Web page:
Intercepting system calls to fix broken software 2020.12.10

Apple sure like to change things, so when my new computer shipped with the new macOS 11.0, some things didn't work - specifically the Haskell compiler, GHC, failed linking my programs with OpenGL and other system libraries.

The problem is already fixed in the GHC git repository, and I could try building it, but that might send me on new adventures due to more new-version behaviours, so instead I looked into working around the problem by making macOS 11 behave like macOS 10 did in the way that GHC expects!

Short problem description

When linking with OpenGL, GHC verifies that the file /System/Library/Frameworks/OpenGL.framework/OpenGL exists, but it no longer does!

We can't add the file there (not even with sudo) because macOS's /System folder is special.


We can trick GHC to believe that the file exist, and then everything would work!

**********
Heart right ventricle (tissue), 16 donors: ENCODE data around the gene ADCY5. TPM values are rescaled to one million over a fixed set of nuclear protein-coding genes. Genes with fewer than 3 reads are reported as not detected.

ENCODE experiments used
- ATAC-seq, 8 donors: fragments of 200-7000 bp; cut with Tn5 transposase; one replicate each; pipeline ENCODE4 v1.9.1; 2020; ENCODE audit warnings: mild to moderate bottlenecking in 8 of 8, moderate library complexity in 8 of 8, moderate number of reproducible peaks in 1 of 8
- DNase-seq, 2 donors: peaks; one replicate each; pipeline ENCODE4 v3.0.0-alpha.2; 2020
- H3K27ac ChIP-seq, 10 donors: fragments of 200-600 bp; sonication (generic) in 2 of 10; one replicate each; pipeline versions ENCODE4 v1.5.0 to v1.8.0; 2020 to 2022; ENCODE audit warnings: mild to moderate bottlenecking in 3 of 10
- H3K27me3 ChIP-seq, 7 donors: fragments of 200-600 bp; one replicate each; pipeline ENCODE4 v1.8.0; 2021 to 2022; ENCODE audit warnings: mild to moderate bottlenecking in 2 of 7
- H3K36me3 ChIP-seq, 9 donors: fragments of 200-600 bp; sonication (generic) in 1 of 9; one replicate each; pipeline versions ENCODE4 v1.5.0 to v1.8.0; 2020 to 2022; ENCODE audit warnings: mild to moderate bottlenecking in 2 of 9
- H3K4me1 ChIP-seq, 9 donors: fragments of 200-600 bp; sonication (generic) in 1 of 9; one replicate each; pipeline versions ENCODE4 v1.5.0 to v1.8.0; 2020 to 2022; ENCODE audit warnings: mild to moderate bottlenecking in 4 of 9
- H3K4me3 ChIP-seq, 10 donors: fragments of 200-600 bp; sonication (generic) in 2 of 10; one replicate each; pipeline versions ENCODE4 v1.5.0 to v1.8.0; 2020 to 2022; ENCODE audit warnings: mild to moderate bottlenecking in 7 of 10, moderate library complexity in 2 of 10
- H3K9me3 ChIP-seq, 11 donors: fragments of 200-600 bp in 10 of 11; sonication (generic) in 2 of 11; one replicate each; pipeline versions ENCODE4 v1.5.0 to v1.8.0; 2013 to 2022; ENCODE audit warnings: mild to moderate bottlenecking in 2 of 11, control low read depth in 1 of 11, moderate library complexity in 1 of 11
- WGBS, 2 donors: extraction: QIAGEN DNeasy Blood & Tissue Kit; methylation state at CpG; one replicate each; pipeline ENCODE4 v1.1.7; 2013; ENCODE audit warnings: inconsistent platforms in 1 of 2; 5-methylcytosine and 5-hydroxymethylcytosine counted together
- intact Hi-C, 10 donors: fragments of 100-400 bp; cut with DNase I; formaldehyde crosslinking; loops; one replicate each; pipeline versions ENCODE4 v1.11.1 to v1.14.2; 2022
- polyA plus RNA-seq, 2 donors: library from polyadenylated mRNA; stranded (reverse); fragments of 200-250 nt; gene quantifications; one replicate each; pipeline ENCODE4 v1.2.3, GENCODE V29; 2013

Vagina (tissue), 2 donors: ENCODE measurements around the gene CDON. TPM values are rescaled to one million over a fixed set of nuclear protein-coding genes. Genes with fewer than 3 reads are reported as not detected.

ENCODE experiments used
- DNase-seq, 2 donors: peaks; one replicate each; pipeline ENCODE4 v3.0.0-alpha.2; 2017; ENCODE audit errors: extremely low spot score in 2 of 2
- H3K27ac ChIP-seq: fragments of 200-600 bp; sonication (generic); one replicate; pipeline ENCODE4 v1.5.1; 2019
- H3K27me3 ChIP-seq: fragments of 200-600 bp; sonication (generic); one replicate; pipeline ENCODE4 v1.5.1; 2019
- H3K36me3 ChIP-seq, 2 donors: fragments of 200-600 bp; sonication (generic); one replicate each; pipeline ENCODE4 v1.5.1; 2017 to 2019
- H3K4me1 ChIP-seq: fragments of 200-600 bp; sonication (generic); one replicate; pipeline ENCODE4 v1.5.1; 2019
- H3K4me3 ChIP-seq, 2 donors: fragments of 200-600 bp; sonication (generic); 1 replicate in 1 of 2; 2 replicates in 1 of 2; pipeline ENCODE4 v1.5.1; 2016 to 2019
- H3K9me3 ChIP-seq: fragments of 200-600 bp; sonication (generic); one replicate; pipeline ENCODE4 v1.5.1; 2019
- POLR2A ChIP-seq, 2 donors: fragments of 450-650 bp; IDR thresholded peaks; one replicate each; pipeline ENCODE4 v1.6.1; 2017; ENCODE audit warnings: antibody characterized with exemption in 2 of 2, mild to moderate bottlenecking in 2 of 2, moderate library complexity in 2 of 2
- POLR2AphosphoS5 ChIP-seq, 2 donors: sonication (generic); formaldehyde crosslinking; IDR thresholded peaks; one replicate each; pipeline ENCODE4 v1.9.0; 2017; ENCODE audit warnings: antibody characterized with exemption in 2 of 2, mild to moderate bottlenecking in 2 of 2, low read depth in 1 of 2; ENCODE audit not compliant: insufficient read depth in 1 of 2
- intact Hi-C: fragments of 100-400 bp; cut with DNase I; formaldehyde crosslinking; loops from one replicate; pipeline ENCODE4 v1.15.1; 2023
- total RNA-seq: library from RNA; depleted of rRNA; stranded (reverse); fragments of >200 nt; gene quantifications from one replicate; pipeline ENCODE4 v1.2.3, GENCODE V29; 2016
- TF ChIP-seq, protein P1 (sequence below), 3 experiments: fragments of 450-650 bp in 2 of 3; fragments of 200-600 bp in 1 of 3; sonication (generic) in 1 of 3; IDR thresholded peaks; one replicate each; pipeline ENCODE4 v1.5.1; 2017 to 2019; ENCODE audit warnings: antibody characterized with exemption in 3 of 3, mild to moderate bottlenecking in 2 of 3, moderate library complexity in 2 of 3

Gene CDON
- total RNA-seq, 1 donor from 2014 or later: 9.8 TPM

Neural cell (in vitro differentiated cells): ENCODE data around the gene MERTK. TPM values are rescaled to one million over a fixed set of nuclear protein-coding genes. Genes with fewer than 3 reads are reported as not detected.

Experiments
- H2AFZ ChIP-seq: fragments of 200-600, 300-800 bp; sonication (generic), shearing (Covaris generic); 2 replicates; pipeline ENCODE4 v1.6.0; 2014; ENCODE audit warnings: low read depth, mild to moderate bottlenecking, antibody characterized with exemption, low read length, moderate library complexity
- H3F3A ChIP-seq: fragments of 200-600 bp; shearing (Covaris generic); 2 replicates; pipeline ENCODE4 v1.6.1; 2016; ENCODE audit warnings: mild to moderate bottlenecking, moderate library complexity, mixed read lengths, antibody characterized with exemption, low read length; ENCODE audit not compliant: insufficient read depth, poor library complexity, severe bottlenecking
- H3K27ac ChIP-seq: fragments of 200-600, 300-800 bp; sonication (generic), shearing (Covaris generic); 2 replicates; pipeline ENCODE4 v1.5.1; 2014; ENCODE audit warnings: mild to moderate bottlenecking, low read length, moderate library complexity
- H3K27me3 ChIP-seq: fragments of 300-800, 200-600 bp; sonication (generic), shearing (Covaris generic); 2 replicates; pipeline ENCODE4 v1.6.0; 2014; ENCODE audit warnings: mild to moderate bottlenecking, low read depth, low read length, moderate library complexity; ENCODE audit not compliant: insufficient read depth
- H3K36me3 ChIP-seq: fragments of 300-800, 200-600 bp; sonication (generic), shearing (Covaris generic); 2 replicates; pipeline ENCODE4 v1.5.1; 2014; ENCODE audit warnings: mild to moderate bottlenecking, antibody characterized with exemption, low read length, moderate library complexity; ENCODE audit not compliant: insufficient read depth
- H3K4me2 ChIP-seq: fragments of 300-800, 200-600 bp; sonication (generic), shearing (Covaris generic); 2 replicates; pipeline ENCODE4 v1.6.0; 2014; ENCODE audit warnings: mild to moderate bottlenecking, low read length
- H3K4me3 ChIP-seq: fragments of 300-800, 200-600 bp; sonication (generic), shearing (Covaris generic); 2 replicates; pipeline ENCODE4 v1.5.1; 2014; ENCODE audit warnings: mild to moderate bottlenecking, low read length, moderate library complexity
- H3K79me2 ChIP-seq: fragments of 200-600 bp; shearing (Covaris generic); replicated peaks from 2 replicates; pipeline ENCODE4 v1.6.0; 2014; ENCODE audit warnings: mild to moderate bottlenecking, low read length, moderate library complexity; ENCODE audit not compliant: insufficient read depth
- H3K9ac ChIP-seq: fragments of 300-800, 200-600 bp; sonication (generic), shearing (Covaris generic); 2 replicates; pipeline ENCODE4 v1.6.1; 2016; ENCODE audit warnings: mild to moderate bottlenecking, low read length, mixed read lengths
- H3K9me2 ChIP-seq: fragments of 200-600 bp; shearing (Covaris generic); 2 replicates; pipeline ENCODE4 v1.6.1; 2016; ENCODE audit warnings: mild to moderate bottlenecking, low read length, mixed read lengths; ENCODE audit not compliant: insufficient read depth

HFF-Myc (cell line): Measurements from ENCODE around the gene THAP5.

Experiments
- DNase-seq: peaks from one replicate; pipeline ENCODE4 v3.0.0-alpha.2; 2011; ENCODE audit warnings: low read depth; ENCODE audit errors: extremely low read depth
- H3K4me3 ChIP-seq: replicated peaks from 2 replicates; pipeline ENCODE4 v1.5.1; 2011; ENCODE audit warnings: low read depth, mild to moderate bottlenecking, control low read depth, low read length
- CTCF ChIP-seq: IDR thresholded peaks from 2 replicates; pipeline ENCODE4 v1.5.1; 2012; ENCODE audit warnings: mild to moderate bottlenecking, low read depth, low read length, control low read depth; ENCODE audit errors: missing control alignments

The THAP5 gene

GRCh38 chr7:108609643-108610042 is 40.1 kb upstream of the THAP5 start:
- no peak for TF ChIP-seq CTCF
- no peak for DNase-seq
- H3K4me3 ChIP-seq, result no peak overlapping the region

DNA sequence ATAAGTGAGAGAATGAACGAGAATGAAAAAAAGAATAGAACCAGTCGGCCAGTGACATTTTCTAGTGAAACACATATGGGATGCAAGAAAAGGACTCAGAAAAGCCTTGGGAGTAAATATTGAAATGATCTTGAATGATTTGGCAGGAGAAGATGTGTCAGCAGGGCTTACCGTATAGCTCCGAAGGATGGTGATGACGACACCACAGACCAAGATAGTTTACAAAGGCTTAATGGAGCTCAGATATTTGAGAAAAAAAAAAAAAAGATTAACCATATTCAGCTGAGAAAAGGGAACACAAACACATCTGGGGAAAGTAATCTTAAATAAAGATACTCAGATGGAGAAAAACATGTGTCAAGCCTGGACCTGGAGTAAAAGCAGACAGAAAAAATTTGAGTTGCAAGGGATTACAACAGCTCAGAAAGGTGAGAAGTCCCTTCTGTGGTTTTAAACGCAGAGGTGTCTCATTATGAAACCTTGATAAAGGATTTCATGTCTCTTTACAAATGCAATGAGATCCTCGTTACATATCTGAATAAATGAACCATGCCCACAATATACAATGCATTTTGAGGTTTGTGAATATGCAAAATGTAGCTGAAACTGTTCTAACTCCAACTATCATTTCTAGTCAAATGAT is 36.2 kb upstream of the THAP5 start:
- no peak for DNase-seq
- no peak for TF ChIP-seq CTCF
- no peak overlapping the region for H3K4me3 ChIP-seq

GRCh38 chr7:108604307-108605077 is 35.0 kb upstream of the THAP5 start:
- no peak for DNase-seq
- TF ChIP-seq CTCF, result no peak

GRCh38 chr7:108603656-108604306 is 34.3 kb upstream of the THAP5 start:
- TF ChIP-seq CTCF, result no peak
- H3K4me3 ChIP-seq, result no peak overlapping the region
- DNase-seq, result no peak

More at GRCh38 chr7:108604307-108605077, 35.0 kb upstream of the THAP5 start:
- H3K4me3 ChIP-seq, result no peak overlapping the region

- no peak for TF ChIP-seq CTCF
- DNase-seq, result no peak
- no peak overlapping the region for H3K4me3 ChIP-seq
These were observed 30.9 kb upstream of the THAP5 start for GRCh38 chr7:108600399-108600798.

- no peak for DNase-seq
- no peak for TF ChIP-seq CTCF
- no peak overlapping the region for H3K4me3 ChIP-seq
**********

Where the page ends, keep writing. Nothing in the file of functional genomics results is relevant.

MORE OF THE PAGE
This can be done by hijacking its calls to the stat system call and returning fake results.

MacOS lets us inject additional code into programs using the DYLD_INSERT_LIBRARIES environment variable, and it also supports special pragmas to tell it to replace library functions (aka "interpose" or "hook").

int my_stat (const char* restrict path, struct stat* restrict buf)
    if (STARTS_WITH ("/System/Library/Frameworks/", path))
        // Pretend that the file exists
        return 0;
    return stat (path, buf);

DYLD_INTERPOSE (my_stat, stat)

The above injected code tricks GHC to believe that any file inside /System/Library/Frameworks/ exists, and that makes it work!

To work around the problem when executing ghc from a build system, it takes a bit more work to make sure that the injection propagates to it, but my complete solution isn't too long, see: